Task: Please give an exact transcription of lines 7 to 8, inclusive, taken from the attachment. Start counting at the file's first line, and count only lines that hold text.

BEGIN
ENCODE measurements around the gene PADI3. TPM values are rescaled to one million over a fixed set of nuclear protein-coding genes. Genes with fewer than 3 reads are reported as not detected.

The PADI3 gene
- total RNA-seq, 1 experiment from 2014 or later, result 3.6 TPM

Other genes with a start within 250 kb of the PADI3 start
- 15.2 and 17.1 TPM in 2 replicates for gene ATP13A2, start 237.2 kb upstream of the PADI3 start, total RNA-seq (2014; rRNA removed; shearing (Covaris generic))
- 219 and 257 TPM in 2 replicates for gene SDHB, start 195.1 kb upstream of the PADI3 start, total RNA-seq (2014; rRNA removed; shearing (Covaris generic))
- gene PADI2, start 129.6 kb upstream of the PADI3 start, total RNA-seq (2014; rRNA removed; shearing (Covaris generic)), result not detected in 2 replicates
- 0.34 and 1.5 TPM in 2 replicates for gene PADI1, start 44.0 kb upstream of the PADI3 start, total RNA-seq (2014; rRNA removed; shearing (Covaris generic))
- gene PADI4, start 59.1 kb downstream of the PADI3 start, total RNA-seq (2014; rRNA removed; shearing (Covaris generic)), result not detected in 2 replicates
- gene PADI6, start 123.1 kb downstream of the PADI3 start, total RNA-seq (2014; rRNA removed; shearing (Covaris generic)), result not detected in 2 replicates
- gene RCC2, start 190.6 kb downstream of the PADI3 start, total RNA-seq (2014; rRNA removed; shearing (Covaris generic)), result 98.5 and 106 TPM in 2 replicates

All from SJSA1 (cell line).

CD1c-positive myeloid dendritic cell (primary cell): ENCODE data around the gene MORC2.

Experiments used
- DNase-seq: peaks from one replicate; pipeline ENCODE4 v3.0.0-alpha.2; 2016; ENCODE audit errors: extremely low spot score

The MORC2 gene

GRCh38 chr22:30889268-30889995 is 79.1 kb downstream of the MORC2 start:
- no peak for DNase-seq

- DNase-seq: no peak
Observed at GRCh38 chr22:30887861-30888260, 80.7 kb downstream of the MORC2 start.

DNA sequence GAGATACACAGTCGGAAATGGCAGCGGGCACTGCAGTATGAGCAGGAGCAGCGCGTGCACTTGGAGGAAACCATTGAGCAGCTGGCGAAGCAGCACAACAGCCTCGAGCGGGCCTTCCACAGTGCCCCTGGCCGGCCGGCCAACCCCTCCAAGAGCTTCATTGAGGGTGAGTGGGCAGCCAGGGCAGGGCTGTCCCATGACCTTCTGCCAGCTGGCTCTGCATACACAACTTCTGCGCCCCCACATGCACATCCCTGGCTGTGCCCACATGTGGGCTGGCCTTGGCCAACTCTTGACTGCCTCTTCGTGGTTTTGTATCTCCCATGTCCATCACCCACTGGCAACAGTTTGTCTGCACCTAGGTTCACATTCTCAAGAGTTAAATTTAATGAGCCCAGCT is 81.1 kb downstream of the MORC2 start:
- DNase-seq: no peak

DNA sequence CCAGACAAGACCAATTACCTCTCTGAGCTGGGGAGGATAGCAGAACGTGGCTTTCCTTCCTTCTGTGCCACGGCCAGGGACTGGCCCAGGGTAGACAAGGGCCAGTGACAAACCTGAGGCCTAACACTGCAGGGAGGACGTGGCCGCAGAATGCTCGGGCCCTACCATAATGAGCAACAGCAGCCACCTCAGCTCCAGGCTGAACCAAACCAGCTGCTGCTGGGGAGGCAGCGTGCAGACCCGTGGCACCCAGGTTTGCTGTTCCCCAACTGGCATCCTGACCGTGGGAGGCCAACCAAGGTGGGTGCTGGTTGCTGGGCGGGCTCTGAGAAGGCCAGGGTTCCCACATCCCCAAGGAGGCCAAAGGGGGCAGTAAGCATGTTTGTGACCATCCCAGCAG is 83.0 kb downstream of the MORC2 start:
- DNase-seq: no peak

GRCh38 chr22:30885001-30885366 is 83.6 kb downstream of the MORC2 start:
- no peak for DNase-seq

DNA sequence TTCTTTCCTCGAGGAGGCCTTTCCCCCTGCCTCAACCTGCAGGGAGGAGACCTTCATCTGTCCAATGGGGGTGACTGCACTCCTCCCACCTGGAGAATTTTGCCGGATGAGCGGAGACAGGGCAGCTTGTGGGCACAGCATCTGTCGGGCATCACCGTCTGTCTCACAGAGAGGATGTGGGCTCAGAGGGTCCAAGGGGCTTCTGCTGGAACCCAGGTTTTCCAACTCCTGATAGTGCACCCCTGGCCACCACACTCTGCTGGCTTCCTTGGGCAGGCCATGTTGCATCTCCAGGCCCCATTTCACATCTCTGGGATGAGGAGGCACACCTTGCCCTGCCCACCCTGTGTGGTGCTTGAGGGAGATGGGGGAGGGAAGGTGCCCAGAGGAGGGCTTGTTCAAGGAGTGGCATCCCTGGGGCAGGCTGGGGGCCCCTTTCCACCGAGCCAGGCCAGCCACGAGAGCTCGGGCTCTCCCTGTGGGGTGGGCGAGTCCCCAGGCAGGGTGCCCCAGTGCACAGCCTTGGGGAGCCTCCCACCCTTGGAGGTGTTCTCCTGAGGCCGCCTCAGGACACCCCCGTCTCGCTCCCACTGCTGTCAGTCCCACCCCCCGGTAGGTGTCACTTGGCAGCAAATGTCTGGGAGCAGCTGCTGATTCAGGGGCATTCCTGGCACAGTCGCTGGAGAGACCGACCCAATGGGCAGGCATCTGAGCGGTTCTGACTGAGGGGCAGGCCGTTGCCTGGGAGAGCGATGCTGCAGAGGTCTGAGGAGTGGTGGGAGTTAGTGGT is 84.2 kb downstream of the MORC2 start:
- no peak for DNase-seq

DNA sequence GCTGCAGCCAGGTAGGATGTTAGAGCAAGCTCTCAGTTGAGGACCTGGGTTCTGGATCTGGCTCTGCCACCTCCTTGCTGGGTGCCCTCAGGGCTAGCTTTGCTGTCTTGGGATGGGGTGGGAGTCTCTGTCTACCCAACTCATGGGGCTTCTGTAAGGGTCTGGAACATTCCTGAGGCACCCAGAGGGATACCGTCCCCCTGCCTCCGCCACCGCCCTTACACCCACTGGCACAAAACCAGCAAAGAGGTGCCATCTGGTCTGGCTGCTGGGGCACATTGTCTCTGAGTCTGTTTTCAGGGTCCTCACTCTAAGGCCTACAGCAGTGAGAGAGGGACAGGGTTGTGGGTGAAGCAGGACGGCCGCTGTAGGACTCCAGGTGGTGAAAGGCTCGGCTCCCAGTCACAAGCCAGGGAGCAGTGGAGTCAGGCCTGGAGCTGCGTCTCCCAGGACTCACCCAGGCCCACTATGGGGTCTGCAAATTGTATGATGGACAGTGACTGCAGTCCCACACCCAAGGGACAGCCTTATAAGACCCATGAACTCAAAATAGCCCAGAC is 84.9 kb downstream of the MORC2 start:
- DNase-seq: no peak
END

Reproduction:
- gene PADI2, start 129.6 kb upstream of the PADI3 start, total RNA-seq (2014; rRNA removed; shearing (Covaris generic)), result not detected in 2 replicates
- 0.34 and 1.5 TPM in 2 replicates for gene PADI1, start 44.0 kb upstream of the PADI3 start, total RNA-seq (2014; rRNA removed; shearing (Covaris generic))